Snow, snow and more snow
Brainerd lakes area residents — who saw 2-3 inches of snow before 5 p.m. Monday — may be digging themselves out to get to work as the area is expected to see between 10-15 inches of snow by Wednesday night.
The National Weather Service (NWS) in Duluth issued a winter weather advisory in effect until 6 p.m. Wednesday for northern Crow Wing County, southern Cass County and Aitkin County. A couple of inches of snow fell Monday and additional bands of snow are expected to move across the area through Wednesday night. About 2-4 inches of snow is expected to fall through Tuesday morning, with total snowfall in the range of 10-15 inches by the end of the storm.
Brainerd was expected to see snow accumulations of up to 3 inches Monday night, with another 2-4 inches falling Tuesday. Snow will fall mainly Wednesday before 1 p.m. and will be heavy at times, the NWS reports.
Total snow accumulations reported shortly before 5 p.m. Monday showed Brainerd with 2.5 inches; Nisswa, Fort Ripley and Motley, all with 3 inches; 2.5 inches near Emily and Cass Lake; and 2.1 inches seven miles north of McGregor. Areas of the state that saw higher snow totals include Grand Rapids with 5.3 inches and Moose Lake with 5 inches.
And, when the snow is done, residents better get ready for the arctic cold snap that is expected to sweep across the region, the NWS reports. Temperatures in Brainerd will dip to the single digits for a high and below zero for a low. The high for Thursday in Brainerd will be near 7 degrees, and 12 below zero by nightfall. Friday’s high is expected to be zero and 15 below zero overnight. Saturday’s high is forecast to be 2 below zero.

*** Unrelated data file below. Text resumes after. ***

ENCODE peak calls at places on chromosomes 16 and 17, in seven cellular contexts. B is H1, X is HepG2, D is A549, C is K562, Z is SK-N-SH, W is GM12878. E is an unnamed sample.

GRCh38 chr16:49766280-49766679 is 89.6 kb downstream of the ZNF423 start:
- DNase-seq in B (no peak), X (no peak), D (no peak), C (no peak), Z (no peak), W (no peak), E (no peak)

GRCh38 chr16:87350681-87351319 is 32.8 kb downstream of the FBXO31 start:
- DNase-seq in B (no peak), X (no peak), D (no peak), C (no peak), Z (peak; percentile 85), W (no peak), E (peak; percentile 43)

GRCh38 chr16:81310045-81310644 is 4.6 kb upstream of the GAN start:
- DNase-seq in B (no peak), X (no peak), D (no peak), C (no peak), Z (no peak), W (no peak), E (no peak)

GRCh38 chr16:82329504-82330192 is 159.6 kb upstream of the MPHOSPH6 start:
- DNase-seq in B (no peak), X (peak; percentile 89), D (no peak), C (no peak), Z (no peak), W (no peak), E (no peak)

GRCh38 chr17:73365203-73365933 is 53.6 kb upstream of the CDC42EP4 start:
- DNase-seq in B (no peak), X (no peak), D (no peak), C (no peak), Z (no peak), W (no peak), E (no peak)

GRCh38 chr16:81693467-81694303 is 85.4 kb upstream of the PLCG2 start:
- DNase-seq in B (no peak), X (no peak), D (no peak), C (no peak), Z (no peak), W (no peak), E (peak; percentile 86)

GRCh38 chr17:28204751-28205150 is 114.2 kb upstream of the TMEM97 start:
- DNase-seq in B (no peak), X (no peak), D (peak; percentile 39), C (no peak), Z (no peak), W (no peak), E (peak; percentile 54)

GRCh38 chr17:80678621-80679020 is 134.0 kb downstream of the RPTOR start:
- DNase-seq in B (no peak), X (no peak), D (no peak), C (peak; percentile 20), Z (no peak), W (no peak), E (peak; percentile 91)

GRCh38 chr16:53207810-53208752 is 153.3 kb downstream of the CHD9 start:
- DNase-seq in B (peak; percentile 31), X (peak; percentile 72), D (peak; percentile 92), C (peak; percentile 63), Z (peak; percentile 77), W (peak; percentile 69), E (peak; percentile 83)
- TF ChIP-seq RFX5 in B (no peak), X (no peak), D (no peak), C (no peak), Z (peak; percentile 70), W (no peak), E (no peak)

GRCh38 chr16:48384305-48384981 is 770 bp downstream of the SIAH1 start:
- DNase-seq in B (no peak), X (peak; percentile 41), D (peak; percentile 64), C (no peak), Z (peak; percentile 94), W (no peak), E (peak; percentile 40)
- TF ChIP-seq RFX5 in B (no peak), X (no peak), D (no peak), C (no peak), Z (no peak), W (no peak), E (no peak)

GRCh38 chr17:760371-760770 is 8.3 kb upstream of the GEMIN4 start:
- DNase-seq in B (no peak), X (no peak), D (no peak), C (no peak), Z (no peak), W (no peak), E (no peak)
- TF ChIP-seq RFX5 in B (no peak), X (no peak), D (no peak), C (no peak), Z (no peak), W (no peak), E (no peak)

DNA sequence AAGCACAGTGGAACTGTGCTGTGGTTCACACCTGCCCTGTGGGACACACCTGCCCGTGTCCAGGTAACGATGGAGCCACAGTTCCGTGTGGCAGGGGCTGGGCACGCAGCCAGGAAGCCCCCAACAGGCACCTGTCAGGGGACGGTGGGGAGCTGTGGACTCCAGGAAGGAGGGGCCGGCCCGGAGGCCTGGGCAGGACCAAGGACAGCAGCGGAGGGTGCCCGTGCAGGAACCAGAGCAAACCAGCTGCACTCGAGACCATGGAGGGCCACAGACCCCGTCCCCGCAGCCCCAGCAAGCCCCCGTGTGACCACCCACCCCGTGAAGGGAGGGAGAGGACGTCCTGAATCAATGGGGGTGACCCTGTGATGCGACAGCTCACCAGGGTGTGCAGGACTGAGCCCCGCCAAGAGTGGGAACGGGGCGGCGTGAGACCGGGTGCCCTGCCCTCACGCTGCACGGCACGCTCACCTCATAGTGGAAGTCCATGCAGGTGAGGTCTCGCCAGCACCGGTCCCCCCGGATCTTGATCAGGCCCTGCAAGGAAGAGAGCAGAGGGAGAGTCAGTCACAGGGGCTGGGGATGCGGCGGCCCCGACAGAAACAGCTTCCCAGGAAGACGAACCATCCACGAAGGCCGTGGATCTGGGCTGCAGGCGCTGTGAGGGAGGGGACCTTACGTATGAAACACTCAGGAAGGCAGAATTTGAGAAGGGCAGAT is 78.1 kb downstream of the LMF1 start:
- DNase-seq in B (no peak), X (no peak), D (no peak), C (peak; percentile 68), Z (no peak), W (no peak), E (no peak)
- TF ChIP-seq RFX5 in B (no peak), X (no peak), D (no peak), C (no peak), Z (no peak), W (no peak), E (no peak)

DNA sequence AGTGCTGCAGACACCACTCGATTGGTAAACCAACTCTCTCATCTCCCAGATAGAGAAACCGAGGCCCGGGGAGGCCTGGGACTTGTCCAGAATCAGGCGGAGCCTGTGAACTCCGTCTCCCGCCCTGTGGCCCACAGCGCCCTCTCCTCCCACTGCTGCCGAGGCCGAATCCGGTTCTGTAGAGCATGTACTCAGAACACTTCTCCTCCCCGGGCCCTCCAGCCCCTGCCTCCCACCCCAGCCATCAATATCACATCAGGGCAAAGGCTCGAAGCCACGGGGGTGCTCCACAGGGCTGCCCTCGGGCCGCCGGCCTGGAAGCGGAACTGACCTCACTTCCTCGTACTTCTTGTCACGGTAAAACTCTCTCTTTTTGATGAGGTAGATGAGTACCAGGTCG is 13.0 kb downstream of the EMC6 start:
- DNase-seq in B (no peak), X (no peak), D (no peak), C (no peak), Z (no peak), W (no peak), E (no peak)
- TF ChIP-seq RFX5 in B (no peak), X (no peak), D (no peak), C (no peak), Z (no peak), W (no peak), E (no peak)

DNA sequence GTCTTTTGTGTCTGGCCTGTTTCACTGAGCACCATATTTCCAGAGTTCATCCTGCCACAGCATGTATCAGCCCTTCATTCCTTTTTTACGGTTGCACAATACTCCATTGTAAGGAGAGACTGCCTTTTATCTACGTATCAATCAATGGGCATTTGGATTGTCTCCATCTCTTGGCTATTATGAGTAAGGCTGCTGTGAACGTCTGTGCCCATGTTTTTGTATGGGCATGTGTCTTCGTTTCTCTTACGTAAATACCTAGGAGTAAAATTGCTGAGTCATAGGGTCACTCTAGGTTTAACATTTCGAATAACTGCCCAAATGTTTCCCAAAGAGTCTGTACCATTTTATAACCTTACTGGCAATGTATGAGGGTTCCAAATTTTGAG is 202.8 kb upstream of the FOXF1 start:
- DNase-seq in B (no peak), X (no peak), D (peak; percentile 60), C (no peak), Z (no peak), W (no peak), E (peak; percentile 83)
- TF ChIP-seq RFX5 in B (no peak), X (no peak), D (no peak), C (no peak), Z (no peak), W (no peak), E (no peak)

With the first winter storm hitting the lakes area, motorists have seen the snowplows out in force.
Brainerd City Engineer Jeff Hulsether said crews were busy Monday sanding and scraping the city streets and trying to keep the intersections as safe as they can for motorists.
“We plan to get the snow plows out before rush hour Tuesday,” Hulsether said crews will be out around 5-6 a.m. Tuesday and again early Wednesday depending on the snowfall.
“We will try to maintain the streets, but there are slippery intersections and we will try to clean up the roads before the cold snap comes.”
Hulsether said the busiest intersections in the city are on Oak Street, College Drive and the downtown area and city crews will make sure those areas are safe, as they are the streets that “ice up the worst.”
“I caution people to drive safely and to slow it down. ... There is a lot of moisture content in the snow so it will be icy. Please drive with extreme caution.”
Crow Wing County Sheriff Todd Dahl reiterated Hulsether’s advisory.
“Remember to slow down and take more time to get to your destination,” said Dahl. “We all think that we are invincible and that a crash will never happen to us. However, it does happen and we all aren’t immune to anything. It’s important to get there safe rather than get there on time.”
Dahl said deputies were busy Monday as were other law enforcement officers in the Brainerd lakes area.
“We were fortunate to have very few injuries,” said Dahl.
Sgt. Curt Mowers of the Minnesota State Patrol said troopers responded Monday to many vehicles in ditches and a few personal injury crashes.
The state patrol responded to a two-vehicle crash with injuries around 2 p.m. Monday on Highway 371, about a half mile south of the Bypass Bridge. The Brainerd Fire Department responded and said one person went to the hospital. Another two-vehicle minor crash was reported at 4:21 p.m. Monday on Highway 210 and Inglewood Drive and one person was hospitalized.